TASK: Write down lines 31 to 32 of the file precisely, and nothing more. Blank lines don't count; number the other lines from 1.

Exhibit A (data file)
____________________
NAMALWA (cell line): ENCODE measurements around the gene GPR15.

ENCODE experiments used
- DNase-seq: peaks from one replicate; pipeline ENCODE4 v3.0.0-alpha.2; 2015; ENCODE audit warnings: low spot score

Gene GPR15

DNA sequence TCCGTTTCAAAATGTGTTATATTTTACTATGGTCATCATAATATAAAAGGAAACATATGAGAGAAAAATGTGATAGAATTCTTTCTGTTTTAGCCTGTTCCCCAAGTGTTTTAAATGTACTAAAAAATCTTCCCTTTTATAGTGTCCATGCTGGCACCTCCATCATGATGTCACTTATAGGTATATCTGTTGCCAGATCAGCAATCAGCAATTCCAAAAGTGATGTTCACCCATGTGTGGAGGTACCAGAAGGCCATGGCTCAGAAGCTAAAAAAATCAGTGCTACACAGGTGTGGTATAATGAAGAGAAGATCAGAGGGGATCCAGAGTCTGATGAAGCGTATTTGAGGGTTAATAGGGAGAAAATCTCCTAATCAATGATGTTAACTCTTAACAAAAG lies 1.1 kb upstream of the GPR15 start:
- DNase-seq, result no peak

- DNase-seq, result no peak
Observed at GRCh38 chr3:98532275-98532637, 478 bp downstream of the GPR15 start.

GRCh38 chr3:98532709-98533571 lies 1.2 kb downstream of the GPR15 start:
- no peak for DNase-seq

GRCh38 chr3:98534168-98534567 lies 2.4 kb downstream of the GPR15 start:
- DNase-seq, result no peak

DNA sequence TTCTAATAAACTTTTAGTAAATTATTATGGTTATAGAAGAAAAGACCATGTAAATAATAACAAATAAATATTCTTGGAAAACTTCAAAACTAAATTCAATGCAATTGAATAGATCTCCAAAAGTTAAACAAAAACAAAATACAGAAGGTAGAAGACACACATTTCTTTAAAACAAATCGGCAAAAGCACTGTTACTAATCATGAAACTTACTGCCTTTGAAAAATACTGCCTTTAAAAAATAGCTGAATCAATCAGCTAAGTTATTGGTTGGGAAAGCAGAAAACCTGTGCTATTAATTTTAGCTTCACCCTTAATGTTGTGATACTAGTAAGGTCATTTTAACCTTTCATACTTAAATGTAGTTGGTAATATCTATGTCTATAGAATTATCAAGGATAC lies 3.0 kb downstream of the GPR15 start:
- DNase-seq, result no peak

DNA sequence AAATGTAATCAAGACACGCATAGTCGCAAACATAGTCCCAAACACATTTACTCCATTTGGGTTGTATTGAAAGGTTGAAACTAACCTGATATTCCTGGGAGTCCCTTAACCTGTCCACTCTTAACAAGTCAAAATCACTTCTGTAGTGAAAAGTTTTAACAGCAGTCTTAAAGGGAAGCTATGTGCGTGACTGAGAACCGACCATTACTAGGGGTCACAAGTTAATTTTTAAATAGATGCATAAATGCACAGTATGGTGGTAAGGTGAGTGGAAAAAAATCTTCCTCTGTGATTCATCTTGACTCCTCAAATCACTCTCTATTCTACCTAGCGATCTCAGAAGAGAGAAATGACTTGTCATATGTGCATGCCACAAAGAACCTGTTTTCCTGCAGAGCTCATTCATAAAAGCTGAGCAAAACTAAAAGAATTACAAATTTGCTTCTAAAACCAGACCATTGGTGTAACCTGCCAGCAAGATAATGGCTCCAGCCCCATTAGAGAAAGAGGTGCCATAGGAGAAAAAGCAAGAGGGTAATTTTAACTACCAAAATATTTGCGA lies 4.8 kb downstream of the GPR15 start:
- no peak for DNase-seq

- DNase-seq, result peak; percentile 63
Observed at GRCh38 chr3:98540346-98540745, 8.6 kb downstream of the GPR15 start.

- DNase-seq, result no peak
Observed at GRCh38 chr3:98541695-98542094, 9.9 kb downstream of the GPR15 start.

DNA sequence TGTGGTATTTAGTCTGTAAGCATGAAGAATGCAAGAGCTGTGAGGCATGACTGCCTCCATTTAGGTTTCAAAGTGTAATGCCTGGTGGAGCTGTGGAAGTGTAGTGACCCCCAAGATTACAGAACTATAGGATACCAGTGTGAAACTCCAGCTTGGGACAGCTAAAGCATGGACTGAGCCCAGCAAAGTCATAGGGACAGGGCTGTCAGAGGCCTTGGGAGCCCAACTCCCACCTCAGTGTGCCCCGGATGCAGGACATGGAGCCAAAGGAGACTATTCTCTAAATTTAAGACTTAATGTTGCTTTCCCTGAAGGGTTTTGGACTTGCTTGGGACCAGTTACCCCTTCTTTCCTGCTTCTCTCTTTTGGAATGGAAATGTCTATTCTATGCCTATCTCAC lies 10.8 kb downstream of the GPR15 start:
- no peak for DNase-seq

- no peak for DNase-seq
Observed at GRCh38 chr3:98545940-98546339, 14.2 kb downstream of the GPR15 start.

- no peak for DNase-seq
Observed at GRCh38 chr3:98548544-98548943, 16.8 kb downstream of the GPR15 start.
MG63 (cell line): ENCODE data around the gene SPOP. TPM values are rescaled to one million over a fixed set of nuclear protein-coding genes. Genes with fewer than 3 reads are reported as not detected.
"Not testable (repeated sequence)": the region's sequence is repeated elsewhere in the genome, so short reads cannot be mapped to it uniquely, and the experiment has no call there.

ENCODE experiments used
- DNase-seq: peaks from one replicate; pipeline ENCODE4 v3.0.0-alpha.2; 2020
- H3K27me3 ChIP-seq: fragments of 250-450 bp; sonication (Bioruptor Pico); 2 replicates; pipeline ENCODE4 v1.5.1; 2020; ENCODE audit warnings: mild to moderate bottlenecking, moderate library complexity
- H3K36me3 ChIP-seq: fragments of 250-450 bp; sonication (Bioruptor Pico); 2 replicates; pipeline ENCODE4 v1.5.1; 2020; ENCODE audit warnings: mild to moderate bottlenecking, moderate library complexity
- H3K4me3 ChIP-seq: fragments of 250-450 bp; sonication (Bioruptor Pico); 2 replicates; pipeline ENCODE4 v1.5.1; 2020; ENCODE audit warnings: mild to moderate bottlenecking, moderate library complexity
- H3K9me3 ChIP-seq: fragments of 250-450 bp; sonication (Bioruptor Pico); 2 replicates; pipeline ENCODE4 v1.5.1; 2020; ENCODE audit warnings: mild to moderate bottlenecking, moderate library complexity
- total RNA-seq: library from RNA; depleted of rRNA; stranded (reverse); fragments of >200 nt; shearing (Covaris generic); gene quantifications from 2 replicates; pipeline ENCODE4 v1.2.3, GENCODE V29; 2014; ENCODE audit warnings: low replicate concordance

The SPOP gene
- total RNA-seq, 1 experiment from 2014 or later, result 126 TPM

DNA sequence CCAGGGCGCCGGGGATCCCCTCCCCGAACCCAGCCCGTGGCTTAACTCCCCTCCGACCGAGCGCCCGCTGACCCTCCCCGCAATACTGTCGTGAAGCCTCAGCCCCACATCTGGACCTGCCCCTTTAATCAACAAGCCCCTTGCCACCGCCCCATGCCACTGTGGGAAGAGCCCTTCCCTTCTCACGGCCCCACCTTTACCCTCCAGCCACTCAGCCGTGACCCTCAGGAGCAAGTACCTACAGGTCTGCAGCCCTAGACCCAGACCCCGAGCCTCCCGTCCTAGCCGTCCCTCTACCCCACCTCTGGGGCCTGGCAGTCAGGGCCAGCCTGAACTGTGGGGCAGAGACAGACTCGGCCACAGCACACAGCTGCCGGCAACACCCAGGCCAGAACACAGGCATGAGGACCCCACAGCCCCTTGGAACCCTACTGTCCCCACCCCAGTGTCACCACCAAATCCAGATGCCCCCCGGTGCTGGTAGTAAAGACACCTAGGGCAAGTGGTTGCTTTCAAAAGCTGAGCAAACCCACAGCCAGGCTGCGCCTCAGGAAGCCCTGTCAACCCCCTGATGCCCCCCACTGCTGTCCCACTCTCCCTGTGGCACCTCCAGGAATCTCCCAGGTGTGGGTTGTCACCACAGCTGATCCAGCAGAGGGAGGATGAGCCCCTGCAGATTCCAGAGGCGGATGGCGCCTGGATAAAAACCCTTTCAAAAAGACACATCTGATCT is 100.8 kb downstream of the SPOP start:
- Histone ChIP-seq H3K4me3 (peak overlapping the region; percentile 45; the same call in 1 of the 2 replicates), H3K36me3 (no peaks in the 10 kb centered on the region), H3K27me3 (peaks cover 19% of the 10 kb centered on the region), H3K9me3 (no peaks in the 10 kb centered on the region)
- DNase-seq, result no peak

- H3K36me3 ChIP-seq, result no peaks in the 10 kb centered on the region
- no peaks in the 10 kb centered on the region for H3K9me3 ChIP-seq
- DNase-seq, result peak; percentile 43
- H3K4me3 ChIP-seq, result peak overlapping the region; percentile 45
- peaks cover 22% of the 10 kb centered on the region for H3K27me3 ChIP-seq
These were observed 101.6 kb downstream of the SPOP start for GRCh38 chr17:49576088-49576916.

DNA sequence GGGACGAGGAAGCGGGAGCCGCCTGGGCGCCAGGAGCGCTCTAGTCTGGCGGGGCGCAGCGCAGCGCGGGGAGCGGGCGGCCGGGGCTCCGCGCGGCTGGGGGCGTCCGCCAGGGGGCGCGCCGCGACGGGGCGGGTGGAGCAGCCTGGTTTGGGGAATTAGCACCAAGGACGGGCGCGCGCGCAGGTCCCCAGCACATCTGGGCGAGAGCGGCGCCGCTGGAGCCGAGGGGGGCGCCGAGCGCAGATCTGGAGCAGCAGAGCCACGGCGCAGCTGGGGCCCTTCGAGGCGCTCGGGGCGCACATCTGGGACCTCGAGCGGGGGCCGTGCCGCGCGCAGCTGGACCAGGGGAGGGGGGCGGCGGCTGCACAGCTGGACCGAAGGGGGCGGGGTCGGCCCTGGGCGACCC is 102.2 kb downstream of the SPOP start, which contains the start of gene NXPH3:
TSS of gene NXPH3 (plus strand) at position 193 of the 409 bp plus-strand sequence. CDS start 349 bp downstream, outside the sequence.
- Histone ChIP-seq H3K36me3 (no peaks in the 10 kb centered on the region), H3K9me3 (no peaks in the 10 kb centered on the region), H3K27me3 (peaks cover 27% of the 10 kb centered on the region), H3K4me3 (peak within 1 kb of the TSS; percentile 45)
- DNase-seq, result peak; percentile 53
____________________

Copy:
- H3K27me3 ChIP-seq: fragments of 250-450 bp; sonication (Bioruptor Pico); 2 replicates; pipeline ENCODE4 v1.5.1; 2020; ENCODE audit warnings: mild to moderate bottlenecking, moderate library complexity
- H3K36me3 ChIP-seq: fragments of 250-450 bp; sonication (Bioruptor Pico); 2 replicates; pipeline ENCODE4 v1.5.1; 2020; ENCODE audit warnings: mild to moderate bottlenecking, moderate library complexity